(NHS inform- https://www.nhsinform.scot/illnesses-and-conditions/brain-nerves-and-spinal-cord/autism/autism/)

While estimates of prevalence vary due to historical under-diagnosis, Autistica say that they currently use a figure of 1 in 67 people (about 1-2% of the population).

Common autistic traits include:

• Social communication and social interaction challenges- difficulty relating to others
• Differences in communication including speech patterns, eye contact, tone and body language. Autistic people may find it difficult to understand non-literal speech such as metaphor and sarcasm.
• Repetitive and restrictive behaviours. Autistic people may have a strong preference for routine and experience anxiety during times of change or uncertainty. They may move in repetitive ways, known as stimming, to regulate sensory input or express emotion.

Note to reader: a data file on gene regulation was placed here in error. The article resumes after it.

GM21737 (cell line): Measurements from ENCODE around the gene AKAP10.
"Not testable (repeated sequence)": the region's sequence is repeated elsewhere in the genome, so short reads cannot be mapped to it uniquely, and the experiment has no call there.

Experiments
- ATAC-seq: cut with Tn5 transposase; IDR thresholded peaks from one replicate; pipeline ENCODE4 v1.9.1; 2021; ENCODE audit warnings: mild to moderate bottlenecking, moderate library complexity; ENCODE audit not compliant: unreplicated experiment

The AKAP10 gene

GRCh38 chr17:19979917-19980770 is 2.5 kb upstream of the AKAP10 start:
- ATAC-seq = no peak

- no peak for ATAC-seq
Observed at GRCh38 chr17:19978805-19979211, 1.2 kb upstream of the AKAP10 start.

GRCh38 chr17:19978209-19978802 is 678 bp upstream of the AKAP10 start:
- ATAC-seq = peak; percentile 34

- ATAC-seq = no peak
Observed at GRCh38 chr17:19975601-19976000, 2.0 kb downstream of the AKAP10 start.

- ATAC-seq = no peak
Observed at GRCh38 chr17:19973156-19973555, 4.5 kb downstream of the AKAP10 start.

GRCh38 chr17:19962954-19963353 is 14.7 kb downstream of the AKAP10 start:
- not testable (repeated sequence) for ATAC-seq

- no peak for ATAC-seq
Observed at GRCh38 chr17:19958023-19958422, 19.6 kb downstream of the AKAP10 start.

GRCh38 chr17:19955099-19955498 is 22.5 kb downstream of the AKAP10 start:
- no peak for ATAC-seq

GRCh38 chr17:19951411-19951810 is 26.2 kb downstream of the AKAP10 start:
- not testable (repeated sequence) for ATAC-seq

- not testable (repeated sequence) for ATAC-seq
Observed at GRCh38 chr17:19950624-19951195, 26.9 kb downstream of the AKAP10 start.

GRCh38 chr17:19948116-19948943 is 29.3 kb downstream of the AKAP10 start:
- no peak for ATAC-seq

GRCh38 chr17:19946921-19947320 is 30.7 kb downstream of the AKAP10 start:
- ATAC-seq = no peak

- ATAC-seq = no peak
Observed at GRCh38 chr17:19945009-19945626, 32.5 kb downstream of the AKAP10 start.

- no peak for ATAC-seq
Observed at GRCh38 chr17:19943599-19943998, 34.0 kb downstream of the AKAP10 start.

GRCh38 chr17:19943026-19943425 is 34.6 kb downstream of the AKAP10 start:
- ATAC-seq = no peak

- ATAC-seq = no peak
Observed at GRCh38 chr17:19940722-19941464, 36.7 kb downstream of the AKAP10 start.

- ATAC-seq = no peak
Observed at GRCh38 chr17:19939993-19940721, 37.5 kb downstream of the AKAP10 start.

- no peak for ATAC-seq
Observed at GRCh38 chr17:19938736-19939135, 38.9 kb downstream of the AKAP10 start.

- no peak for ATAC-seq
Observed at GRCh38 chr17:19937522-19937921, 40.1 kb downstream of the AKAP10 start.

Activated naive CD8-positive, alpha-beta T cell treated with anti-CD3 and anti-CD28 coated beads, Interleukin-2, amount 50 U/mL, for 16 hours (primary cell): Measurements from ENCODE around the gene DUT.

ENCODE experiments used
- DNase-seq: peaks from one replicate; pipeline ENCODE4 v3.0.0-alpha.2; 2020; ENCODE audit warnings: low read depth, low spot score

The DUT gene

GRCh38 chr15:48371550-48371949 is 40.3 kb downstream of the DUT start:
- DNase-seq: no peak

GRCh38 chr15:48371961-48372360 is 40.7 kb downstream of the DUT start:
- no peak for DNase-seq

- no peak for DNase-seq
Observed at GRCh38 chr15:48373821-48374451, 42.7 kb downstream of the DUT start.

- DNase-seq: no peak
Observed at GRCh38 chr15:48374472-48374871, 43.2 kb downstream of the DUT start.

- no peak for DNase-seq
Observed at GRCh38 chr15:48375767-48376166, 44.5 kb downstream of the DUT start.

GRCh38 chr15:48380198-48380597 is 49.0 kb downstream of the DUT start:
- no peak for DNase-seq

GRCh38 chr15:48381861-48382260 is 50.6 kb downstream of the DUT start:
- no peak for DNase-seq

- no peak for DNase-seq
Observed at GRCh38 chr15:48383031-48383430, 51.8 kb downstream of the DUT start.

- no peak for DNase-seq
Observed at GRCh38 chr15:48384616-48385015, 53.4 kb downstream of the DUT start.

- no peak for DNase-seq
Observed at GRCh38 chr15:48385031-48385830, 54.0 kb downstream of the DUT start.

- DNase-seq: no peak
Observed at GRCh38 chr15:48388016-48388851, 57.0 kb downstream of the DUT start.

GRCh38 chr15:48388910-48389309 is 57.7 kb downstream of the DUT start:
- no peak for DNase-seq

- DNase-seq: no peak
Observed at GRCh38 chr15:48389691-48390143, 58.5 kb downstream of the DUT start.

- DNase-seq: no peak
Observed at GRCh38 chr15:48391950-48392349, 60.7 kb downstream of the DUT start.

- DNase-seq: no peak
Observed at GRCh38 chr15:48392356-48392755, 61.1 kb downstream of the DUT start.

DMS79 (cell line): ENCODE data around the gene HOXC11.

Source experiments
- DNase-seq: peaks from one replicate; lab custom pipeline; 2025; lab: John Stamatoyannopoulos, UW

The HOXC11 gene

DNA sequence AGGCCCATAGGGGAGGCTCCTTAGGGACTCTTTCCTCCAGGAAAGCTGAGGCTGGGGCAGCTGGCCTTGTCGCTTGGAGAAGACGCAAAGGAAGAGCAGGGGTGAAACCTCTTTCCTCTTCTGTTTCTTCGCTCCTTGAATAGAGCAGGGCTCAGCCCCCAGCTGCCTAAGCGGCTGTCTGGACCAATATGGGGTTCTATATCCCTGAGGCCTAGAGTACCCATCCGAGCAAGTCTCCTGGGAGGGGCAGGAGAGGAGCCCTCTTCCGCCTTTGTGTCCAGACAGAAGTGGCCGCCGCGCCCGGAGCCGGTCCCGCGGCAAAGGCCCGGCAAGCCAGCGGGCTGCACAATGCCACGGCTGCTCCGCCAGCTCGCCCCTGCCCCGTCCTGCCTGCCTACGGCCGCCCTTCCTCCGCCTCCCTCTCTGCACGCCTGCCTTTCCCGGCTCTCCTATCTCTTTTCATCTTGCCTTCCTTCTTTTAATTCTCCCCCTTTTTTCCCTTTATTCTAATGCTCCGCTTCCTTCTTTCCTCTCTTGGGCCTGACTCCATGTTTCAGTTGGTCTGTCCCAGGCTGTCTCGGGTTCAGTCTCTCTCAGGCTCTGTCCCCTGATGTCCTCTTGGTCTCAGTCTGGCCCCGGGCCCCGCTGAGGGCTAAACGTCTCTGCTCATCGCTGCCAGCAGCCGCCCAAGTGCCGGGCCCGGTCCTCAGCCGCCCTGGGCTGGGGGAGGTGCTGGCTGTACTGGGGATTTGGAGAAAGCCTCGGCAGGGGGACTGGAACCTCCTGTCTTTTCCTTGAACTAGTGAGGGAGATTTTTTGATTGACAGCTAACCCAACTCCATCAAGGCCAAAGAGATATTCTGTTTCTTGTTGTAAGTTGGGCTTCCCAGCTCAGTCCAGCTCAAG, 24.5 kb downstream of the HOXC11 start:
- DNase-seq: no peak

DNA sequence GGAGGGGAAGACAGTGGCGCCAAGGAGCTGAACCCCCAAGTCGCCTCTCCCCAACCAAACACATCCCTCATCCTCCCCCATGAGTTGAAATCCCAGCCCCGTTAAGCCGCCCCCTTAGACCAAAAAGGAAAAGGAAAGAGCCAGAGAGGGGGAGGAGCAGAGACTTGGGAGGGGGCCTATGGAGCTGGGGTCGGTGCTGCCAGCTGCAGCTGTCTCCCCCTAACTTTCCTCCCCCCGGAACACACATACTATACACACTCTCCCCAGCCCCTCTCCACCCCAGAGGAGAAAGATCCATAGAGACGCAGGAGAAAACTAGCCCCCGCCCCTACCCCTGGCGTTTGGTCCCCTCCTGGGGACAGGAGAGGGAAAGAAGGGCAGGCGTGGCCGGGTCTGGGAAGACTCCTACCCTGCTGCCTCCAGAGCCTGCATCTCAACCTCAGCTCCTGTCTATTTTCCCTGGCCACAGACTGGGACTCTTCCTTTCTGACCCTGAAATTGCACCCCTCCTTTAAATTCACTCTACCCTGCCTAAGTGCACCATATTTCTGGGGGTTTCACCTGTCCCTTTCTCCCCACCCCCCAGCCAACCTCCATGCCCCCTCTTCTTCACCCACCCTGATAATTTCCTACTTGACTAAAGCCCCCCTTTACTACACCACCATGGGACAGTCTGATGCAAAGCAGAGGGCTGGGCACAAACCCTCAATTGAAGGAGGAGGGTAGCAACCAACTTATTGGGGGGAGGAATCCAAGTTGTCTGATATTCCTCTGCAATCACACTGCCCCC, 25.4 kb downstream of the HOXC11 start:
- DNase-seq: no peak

• Difficulties with flexibility of thought
• Over- or under-sensitivity to light, sound taste or touch. Some autistic people may take longer to process speech or other sensory information.
• Highly focused, more intense interests or hobbies. Some autistic people may find it more challenging to focus on other topics outside of these interests.
• Extreme anxiety
• In extreme distress, some autistic people experience meltdowns, which can include a range of uncontrollable outward signs of distress including crying, shouting, rocking or self-injury. Some autistic people instead or additionally experience shutdowns, in which they become “zoned out” and unresponsive to the environment.